People everywhere are feeling the stress of a worldwide recession. Our cells, too, are under continual assault from stress.
Hidden from sight, our cells battle challenges such as their environment, bacteria, viruses, too much or too little oxygen, and physiological stressors. Molecular systems protect cells under assault, but those systems can break down, especially with age.
To better understand how cells are protected from stress and damage, a team led by Northwestern University researchers studied the effect of resveratrol, a beneficial chemical found in red wine, on human cells in tissue culture.
The findings may help explain what happens in neurodegenerative diseases, which are age-related, when cell protection fails, proteins misfold, lots of damage accumulates and the system falls apart.
The researchers discovered a new molecular relationship critical to keeping cells healthy across a long span of time: a protein called SIRT1, important for caloric restriction and lifespan and activated by resveratrol, regulates heat shock factor 1 (HSF1), keeping it active. HSF1 in turn senses the presence of damaged proteins in the cell and elevates the expression of molecular chaperones to keep a cell's proteins in a folded, functional state. Regulation of this pathway has a direct beneficial effect to cells, the research shows.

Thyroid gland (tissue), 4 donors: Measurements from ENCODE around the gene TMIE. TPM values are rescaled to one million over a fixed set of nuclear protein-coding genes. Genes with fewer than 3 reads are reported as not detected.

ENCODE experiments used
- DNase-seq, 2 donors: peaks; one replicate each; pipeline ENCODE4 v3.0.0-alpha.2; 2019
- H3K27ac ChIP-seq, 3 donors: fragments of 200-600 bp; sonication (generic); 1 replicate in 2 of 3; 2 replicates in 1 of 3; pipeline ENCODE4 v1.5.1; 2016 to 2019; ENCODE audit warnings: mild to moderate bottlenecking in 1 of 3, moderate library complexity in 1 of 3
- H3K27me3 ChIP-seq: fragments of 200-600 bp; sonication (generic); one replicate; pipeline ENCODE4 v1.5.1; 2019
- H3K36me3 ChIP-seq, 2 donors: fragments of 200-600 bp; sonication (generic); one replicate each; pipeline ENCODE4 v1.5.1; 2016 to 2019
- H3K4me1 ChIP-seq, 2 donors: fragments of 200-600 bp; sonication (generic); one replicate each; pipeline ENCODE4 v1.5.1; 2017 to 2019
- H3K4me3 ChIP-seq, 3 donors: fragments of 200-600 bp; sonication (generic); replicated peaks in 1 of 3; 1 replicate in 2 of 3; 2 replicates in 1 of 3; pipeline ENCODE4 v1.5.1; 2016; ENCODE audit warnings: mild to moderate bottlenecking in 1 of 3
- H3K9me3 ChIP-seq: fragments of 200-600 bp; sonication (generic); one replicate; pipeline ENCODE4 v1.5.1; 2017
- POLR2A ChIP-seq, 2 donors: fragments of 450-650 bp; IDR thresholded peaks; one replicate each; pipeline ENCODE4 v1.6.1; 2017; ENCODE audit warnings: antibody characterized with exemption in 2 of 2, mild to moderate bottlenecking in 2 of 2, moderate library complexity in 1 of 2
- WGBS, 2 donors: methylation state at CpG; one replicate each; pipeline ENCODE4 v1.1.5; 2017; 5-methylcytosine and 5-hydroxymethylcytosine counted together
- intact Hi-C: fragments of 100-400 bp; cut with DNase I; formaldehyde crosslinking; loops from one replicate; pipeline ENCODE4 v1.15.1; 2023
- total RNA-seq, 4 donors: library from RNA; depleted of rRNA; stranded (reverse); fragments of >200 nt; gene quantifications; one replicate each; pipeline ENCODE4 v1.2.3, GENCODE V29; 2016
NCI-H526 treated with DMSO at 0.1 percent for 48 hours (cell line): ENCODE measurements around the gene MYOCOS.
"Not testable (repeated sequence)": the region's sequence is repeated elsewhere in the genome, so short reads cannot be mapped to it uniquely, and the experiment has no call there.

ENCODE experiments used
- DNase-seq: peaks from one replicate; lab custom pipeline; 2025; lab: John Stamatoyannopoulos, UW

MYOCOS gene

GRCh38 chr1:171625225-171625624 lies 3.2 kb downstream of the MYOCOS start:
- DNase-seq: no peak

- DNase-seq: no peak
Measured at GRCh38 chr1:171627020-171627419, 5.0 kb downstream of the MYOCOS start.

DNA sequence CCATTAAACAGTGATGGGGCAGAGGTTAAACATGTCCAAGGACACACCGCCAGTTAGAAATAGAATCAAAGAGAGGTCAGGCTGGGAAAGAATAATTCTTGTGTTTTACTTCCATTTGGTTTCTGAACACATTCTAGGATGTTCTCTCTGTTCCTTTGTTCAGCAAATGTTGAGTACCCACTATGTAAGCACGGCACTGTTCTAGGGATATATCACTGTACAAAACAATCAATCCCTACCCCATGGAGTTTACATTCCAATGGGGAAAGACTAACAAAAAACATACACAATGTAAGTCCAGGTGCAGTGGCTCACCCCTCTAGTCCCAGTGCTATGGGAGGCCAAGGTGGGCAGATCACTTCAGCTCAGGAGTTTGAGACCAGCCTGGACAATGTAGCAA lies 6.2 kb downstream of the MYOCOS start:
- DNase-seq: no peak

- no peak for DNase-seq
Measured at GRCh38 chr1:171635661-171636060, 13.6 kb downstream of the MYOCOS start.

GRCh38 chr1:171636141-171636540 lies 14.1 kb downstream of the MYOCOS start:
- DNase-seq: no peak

This role of SIRT1 -- a protein already of great interest to pharmaceutical companies -- was not previously known. The results will be published in the Feb. 20 issue of the journal Science.
"When SIRT1 levels are high, you are in a high-protection mode," said Richard I. Morimoto, Bill and Gayle Cook Professor of Biochemistry, Molecular Biology and Cell Biology in Northwestern's Weinberg College of Arts and Sciences. He led the research team.
"Ironically, triggering the stress response and perhaps maintaining the cell in a protective state over a long period of time can keep cells healthy," said Morimoto. "The cell is protected against an accumulation of damage when HSF1 is more active."
SIRT1 levels decrease as humans age, Morimoto explains. Cells can't respond to stress as well. This decrease in SIRT1 may help explain why protein misfolding diseases, such as Alzheimer's, Parkinson's, Huntington's and adult-onset diabetes, are diseases of aging.
"We now have a powerful way to think about addressing neurodegenerative diseases," said Morimoto. "We have identified a pathway that can be manipulated to alter lifespan. Discovering this new basis for therapeutics is very exciting."
In addition to Morimoto, other authors of the Science paper, titled "Stress-Inducible Regulation of Heat Shock Factor 1 by the Deacetylase SIRT1," are Sandy D. Westerheide, from Northwestern; Julius Anckar and Lea Sistonen, from Åbo Akademi University in Turku, Finland; and Stanley M. Stevens Jr., from the University of Florida.